The World Series, like most major sports championships, is won by defense. In baseball that mainly translates to pitching, but also fielding. When you play the same team in a playoff series your hitters usually face the opponent’s best pitching, consequently you should plan for 3 or fewer runs scored and that means you want your pitching to hold the opponent to 3 or fewer runs.
Since the beginning of September the Cubs have been in playoff games. Nearly all of the teams they faced need to beat them to move ahead of the Cubs in the Wild Card playoff standings. By my count the Cubs have played 17 games so far in September and in 7 of them their opponent scored 3 or fewer runs. My conclusion is that the Cubs pitching is simply not good enough to win in the playoffs.
I think my conclusion holds if you look at the larger body of work over the season. I expect that in a high percentage of the games the Cubs won they scored 4 or more runs, too many of those they needed to score 4 or more runs. During the regular season it is not surprising that your hitters will have more success because they will be in many situations where they face poor pitching.
A team built to win in the MLB playoffs has the pitching that more often than not can hold their opponent to 3 or fewer runs. Truth is the Cubs got through the 2023 season with only one reliable starting pitcher, maybe two (Steele for sure, and possibly Hendricks). Stroman and Taillon have not been consistent and Taillon has been aweful. Javier Assad joined the starting rotation too late in to the season so it is really hard to assess his reliability. The bullpen is no better, only Merrywather and Alzolay has been reliable, though Leiter is borderline.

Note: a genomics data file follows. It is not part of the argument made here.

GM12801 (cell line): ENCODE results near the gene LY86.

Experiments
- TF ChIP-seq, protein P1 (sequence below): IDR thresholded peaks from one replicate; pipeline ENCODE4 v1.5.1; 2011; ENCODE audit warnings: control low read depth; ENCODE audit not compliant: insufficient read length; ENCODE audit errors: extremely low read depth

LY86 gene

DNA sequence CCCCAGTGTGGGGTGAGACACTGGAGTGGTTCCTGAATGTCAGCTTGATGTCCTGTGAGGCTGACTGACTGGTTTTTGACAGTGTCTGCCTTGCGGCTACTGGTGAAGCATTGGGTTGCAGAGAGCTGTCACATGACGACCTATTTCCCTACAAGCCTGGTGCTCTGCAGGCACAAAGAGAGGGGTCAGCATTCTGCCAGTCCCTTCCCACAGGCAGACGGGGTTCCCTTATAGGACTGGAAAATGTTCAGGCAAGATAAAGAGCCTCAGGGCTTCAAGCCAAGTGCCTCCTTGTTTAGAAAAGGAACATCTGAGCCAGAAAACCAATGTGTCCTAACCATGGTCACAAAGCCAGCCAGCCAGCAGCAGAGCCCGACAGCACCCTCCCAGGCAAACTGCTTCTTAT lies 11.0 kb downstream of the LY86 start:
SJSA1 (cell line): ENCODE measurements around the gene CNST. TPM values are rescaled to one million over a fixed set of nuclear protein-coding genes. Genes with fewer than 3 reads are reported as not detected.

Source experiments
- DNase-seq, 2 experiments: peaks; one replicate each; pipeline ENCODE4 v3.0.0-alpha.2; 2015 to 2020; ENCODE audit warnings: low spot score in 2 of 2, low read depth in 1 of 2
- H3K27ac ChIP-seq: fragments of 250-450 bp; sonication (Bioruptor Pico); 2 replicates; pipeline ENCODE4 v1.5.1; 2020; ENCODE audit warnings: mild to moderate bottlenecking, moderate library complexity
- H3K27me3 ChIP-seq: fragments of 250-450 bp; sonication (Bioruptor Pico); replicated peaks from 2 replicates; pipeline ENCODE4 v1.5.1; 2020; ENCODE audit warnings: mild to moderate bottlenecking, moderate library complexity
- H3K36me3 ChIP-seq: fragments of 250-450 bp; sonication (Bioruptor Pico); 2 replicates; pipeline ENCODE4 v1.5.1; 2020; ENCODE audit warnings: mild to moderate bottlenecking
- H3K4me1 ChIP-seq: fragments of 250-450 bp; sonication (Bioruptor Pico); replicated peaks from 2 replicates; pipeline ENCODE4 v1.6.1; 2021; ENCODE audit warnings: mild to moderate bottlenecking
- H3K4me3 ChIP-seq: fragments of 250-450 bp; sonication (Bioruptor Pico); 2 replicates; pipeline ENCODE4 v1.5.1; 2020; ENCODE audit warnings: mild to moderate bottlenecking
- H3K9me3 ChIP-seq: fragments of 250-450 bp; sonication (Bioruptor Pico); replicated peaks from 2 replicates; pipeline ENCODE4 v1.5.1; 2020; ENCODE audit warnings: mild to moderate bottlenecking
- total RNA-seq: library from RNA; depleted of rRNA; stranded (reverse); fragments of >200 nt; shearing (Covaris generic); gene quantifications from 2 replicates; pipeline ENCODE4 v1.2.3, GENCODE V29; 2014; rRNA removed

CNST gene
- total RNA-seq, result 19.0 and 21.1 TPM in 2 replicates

The fact that the Cubs are in a playoff race is much more important this year than they actually make the playoffs, and the goal long term is be winning division championships and not gain a playoff berth via the wild card. While at the beginning of the season there was some hope the Cubs could compete with the Brewers for the NL Central division championship, I think it was evident early on through head to head games with the Brewers that this Cubs team is not as good or better than the Brewers. Sure, the Cubs can win any game, but can they win a series?
Bottom line, the Chicago Cubs are on schedule for their long term goals of winning division titles and the World Series in upcoming years. Clearly, the Cubs need to improve their pitching. Jordan Wicks has shown he is a piece of the puzzle for next year, and we can hope Taillon will return to the how he pitched in the past. Stroman might be back, but with Hendricks being another year older I think the Cubs need to sign at least two reliable starting pitchers during the off season as well as keep Merryweather.
From the lineup perspective, I think the Cubs should be aggressive in their attempt to sign Bellinger, but I doubt he stays and his departure will create a big gap in their lineup. Maybe youngsters Morel, Mervis, or Crow-Armstrong can help fill that gap but all are too inexperienced with MLB pitching. Consequently, the Cubs need to sign at least one big-name hitter to maintain their current starting lineup performance.